This was bound to happen, amirite? Not talking about the fact that Yeezus named his son Saint or that you have already dropped your new year’s gym resolutions, I am talking about the collaboration between Quentin Tarantino and Ennio Morricone on The Hateful Eight. The director has already used several of Morricone’s arrangements in the past (in Kill Bill, Inglorious Basterds and Django Unchained) and has ranked him number one on his all-time favourite composers list, above Bach and Beethoven. Jaysis, isn’t that what love looks like?
But things haven’t been that simple. QT had to work for it. After a first missed opportunity to work together on Inglorious Basterds —due to a lack of time on Morricone’s part— QT made a faux pas in the eyes of the composer who allegedly complained about the use of his music in Django Unchained. Even if this is true, Morricone apparently quickly got over it and succumbed to QT’s incredible script (that the director got translated into Italian and delivered to Morricone) and charm (QT flew himself to Rome to woo the composer): “The script was absolutely interesting. But I was also encouraged implicitly by the fact that he used a lot of my music in his other movies.”
(Photo : Roberto Serra/Iguana Press/Redferns/Getty Images)
Boom. Done deal. This collaboration was kind of a first time for them both. Tarantino said in the past that he “didn’t ever want to trust a composer with the soul of [his] movie” and The Hateful Eight is Morricone’s first Western in a few decades. So last summer, in Rome, QT told the Italian composer that he’d only have one month to create the score: “He thought I hadn’t started shooting yet, so he was talking to me and I was like: ‘No I’m done shooting and I need the score in a month.’” Because he thought he wouldn’t have enough time, the maestro agreed to write a theme instead of a whole score, and knowing how big an influence John Carpenter’s The Thing had been on The Hateful Eight, he used some music he had written for the Arctic thriller that was not included in the final cut.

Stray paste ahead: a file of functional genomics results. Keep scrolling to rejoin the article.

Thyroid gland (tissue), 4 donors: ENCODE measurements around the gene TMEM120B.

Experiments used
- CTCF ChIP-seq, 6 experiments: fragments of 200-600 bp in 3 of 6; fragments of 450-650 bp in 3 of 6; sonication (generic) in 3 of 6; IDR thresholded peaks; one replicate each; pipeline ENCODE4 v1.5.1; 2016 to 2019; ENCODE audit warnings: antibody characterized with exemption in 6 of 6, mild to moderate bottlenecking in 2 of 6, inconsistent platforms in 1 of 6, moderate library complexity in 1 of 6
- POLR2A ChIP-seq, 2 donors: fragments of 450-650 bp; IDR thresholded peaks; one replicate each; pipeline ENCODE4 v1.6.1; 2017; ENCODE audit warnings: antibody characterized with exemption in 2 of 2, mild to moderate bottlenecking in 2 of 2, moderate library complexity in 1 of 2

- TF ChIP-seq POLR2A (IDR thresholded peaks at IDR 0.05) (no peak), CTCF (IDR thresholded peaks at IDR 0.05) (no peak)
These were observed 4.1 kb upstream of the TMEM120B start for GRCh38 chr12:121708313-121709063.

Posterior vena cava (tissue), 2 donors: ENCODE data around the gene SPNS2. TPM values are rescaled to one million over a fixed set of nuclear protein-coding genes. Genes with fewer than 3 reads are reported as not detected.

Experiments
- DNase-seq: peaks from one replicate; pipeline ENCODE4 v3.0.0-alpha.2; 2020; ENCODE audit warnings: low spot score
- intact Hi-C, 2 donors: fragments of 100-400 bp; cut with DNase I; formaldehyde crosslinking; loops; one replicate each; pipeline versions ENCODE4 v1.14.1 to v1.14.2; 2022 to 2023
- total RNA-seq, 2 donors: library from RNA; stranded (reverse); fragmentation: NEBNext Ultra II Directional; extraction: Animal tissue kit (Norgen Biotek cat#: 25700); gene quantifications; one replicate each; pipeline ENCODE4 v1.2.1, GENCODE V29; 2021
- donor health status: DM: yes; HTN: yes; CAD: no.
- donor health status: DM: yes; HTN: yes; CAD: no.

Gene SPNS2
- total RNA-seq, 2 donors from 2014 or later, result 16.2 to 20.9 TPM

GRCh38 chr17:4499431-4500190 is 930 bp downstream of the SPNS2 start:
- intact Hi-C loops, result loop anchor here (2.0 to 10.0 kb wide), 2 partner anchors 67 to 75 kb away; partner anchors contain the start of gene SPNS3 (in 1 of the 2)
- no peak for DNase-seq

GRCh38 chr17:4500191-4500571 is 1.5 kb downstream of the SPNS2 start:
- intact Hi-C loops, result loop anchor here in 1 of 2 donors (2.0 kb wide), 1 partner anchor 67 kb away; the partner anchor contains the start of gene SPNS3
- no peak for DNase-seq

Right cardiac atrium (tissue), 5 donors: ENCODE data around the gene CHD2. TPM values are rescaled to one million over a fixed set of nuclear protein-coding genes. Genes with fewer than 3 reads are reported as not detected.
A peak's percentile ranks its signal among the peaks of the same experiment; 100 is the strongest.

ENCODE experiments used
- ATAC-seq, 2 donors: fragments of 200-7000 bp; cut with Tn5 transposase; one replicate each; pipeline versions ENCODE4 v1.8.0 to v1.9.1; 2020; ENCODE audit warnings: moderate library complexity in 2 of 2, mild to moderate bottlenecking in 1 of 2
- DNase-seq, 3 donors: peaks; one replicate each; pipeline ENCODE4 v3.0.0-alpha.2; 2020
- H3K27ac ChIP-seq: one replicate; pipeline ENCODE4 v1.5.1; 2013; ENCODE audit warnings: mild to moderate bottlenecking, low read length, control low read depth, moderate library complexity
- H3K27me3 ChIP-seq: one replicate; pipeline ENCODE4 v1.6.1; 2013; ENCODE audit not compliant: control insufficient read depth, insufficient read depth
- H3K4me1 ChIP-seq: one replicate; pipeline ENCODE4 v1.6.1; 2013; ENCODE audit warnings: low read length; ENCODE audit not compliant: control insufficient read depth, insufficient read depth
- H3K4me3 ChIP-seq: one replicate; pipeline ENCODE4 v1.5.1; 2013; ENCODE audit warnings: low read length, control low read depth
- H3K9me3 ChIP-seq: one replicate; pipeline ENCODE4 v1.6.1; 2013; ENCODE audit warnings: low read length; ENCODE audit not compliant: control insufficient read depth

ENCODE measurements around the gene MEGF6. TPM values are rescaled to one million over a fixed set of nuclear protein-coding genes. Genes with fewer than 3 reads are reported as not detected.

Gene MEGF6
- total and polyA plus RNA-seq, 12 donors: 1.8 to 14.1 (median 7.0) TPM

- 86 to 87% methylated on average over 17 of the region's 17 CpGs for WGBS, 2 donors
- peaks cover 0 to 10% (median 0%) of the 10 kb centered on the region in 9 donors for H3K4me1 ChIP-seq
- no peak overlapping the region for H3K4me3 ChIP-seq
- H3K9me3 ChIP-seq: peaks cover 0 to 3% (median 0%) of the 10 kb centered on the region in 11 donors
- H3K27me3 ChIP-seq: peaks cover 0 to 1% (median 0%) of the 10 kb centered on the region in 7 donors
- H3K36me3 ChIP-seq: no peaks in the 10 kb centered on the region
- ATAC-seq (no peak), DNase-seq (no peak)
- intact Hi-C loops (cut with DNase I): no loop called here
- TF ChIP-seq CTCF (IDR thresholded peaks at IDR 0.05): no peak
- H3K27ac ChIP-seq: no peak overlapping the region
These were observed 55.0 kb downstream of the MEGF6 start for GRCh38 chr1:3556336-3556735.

Eventually, Morricone found himself so inspired by the script that he wrote a whole bunch of new original music. QT stayed out of it and did not give him any direction. The composer’s two main goals were then to surprise QT and not to repeat himself. The maestro says it would have been absurd to give Tarantino a Sergio Leone score and this would have damaged the film instead. The opinion of the two men diverges when it comes to labelling the music. For the director, it’s more a horror film score whereas the composer envisions it as an adventure movie score. Nevertheless, they agree that it is not a Western score.
(Photos : Kevin Mazur/Getty Images for Universal Music)
So no cracking whips, no guitar twang, no whistle in the Hateful Eight soundtrack, but it is still very identifiable, very Morriconesque. Written and orchestrated in two weeks and recorded in one with the Czech National Symphony Orchestra in Prague, the score, with its piercing strings and troubling woodwinds, perfectly matches QT’s images, from the white desert of the first half of the film to the closed-door second part. True to his reputation of creating the best mix and match soundtracks, the director cannot help but adding his personal touch to the soundtrack with “Apple Blossom” from the second White Stripes album, David Hess’ “Now You’re All Alone” from The Last House on the Left soundtrack and the 1960s track by Roy Orbison, “There Won’t Be Many Coming Home.”
In spite of the few alleged skirmishes, the Italian maestro says he is ready for more shenanigans with QT in the future. Yes please, can we have some more of that?
Marine Wong Kwok Chuen